For 25 years, school supply drives have been a big part of Charlotte's culture
Hundreds of volunteers gathered at Bank of America Stadium Tuesday to stuff back-to-school backpacks. It's part of a 25-year Charlotte tradition of going big on collecting supplies for students in need.
The scene at the stadium was crowded, noisy and sweaty, with 50 mini-assembly lines set up for volunteers to stuff pencils, erasers and markers into colorful book bags.
"So today we have nearly 600 volunteers that are putting together 20,000 backpacks," said Karen Calder, executive director of Classroom Central. Her group works with the David and Nicole Tepper Foundation and several corporate sponsors to provide supplies to students in Mecklenburg and surrounding counties.
They expect to deliver bags of supplies to 35,000 students in 38 schools.
The mass gathering to load donated supplies into bags is new this year. But it brings back fond memories for Cynthia Marshall, retired president of Communities in Schools of Charlotte-Mecklenburg.
In the mid-1990s, supply collections tended to be small. Marshall’s group had been collecting toothpaste and toothbrushes for students and decided to add a few school supplies to its wish list.
"And it included alarm clocks, and soap and shampoo and deodorant. Because we learned that students, of course, weren’t coming to school on time because they didn’t have a way to be reminded or to wake up," Marshall recalls.
In 1996, Communities In Schools and Hands On Charlotte launched a School Tools campaign. But it didn’t really take off until 1997, when WSOC-TV signed on.
"They sort of branded it and publicized it widely," Marshall said. "And then (collection) barrels began to appear in different places, thanks to that publicity."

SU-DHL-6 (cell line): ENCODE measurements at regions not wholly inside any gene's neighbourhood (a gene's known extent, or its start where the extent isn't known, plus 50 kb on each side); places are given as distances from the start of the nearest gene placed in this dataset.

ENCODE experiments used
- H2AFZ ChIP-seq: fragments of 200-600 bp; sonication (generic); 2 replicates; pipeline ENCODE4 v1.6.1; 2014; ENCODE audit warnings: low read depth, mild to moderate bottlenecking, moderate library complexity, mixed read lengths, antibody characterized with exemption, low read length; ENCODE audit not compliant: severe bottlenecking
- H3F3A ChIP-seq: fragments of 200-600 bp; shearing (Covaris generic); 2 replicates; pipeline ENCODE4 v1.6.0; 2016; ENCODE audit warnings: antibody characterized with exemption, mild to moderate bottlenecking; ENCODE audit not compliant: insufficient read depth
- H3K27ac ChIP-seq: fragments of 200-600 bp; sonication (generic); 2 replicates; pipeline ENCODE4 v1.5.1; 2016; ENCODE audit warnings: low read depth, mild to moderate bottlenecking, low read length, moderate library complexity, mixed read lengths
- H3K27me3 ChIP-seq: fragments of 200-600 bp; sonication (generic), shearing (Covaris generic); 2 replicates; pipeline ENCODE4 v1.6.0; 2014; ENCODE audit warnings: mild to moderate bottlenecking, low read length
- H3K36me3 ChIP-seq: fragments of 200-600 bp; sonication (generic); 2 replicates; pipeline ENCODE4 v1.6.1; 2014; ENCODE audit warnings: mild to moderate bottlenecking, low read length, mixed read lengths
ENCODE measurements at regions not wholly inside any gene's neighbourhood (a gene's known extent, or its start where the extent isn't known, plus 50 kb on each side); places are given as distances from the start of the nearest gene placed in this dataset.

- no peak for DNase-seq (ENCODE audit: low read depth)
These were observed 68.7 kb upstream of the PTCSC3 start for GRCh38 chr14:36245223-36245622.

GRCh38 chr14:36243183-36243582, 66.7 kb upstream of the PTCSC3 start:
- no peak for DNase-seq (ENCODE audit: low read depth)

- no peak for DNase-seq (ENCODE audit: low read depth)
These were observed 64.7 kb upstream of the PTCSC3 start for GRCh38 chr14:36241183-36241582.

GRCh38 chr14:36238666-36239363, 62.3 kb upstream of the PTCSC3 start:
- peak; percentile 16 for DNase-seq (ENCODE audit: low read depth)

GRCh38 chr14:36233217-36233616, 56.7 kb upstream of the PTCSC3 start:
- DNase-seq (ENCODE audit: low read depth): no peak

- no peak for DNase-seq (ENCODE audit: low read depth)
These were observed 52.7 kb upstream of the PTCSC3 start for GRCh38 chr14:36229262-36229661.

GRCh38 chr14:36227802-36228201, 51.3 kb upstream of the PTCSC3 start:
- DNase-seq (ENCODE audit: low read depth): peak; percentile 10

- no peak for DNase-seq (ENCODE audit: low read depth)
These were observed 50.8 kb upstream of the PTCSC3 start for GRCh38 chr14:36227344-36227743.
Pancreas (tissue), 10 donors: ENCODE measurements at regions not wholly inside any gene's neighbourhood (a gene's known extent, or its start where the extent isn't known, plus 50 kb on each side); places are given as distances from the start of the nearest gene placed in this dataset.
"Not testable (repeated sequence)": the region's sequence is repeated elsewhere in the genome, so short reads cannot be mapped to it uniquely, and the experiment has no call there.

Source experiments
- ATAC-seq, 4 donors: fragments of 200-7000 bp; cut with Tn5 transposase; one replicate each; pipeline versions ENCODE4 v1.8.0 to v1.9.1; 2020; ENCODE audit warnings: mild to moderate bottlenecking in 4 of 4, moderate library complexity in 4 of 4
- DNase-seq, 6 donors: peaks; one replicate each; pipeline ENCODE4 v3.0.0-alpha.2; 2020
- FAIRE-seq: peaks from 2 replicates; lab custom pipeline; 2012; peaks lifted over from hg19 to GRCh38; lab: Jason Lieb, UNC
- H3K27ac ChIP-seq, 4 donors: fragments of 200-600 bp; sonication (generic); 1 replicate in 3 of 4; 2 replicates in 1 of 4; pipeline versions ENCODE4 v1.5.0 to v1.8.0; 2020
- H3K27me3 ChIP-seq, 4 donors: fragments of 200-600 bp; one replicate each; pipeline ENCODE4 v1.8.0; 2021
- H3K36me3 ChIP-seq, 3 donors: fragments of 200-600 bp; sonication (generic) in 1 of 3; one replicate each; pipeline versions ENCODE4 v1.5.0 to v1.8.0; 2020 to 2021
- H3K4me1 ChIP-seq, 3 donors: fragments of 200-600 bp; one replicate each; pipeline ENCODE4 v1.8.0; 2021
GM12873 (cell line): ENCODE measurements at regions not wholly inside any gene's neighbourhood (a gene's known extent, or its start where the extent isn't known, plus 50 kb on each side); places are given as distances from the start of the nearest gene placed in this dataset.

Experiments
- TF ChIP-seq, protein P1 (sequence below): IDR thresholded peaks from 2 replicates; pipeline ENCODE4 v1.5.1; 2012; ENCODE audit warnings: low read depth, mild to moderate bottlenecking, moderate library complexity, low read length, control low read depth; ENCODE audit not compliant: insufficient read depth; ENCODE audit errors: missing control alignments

School Tools became a 22-county effort, eventually collecting tons of supplies and requiring huge numbers of volunteers to sort, load and deliver them. Communities in Schools called in the National Guard to help.
"It takes an army, not just a village," Marshall said, laughing.
Plenty of other groups started big supply drives too, stuffing backpacks with everything a child would need to start the school year.
The emergence of social media campaigns, online shopping and donation apps created plenty of other ways to support students and teachers without having to leave your home. But people who turned out to stuff bags at the stadium said there’s something special about gathering in person.
Valerie Robles and Nasif Majeed were working at the AvidXchange table.
"I think it’s a little more special when you’re around a whole group of people, because the energy is really what matters, or it’s really important to me," Robles said.
"Being able to give back, you know, with my strength as a youth, physically, means more than just online or something," said Majeed, 29.
Most of the assembly tables were sponsored by corporations, but Kimberly Kicklighter paid for her own batch of supplies and invited friends to help her celebrate her 48th birthday.
"You know, I remember how important it was to me to have good school supplies and how I loved putting together my book bag before school started," she said.
Marshall, who retired from Communities in Schools in 2006, has her own theory about why school supply drives hold such mass appeal.
"It really gives us a chance to say, 'I see you. I see you as an important part of our community. I see that you are the future and I want to give you a tool to help you get there,' " she said.
"To me, that’s one of the biggest parts of this, is to remember that children often feel invisible," she added. "And this is a way to say, 'You matter.' "